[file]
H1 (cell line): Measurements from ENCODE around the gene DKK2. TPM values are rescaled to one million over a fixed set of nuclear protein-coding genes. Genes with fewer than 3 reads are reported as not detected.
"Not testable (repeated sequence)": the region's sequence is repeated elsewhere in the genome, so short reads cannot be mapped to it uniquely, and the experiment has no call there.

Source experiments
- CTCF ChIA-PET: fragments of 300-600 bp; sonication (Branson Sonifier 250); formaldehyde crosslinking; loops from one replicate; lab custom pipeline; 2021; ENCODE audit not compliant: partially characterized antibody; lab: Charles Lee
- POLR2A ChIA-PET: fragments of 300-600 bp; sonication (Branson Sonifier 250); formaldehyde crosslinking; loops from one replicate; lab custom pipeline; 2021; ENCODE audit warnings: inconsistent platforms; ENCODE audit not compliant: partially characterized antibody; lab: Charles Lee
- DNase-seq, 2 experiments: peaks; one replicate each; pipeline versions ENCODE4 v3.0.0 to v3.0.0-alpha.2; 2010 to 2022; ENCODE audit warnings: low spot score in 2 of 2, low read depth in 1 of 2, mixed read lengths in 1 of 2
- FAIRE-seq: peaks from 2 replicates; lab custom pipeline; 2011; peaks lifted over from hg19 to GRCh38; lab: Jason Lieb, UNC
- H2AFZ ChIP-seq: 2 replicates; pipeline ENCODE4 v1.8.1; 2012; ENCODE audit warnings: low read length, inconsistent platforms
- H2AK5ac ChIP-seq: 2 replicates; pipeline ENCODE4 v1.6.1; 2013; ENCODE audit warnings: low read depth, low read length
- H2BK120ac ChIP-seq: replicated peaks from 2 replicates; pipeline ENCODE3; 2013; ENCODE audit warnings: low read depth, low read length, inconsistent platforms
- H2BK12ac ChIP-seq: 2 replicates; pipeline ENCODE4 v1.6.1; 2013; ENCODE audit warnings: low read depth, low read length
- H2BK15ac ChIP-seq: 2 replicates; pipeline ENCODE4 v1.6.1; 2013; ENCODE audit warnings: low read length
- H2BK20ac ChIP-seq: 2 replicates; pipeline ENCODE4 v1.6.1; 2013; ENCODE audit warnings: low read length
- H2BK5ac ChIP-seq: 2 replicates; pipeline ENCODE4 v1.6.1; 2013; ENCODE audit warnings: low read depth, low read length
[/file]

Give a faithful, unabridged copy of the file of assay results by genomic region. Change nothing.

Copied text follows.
H1 (cell line): Measurements from ENCODE around the gene DKK2. TPM values are rescaled to one million over a fixed set of nuclear protein-coding genes. Genes with fewer than 3 reads are reported as not detected.
"Not testable (repeated sequence)": the region's sequence is repeated elsewhere in the genome, so short reads cannot be mapped to it uniquely, and the experiment has no call there.

Source experiments
- CTCF ChIA-PET: fragments of 300-600 bp; sonication (Branson Sonifier 250); formaldehyde crosslinking; loops from one replicate; lab custom pipeline; 2021; ENCODE audit not compliant: partially characterized antibody; lab: Charles Lee
- POLR2A ChIA-PET: fragments of 300-600 bp; sonication (Branson Sonifier 250); formaldehyde crosslinking; loops from one replicate; lab custom pipeline; 2021; ENCODE audit warnings: inconsistent platforms; ENCODE audit not compliant: partially characterized antibody; lab: Charles Lee
- DNase-seq, 2 experiments: peaks; one replicate each; pipeline versions ENCODE4 v3.0.0 to v3.0.0-alpha.2; 2010 to 2022; ENCODE audit warnings: low spot score in 2 of 2, low read depth in 1 of 2, mixed read lengths in 1 of 2
- FAIRE-seq: peaks from 2 replicates; lab custom pipeline; 2011; peaks lifted over from hg19 to GRCh38; lab: Jason Lieb, UNC
- H2AFZ ChIP-seq: 2 replicates; pipeline ENCODE4 v1.8.1; 2012; ENCODE audit warnings: low read length, inconsistent platforms
- H2AK5ac ChIP-seq: 2 replicates; pipeline ENCODE4 v1.6.1; 2013; ENCODE audit warnings: low read depth, low read length
- H2BK120ac ChIP-seq: replicated peaks from 2 replicates; pipeline ENCODE3; 2013; ENCODE audit warnings: low read depth, low read length, inconsistent platforms
- H2BK12ac ChIP-seq: 2 replicates; pipeline ENCODE4 v1.6.1; 2013; ENCODE audit warnings: low read depth, low read length
- H2BK15ac ChIP-seq: 2 replicates; pipeline ENCODE4 v1.6.1; 2013; ENCODE audit warnings: low read length
- H2BK20ac ChIP-seq: 2 replicates; pipeline ENCODE4 v1.6.1; 2013; ENCODE audit warnings: low read length
- H2BK5ac ChIP-seq: 2 replicates; pipeline ENCODE4 v1.6.1; 2013; ENCODE audit warnings: low read depth, low read length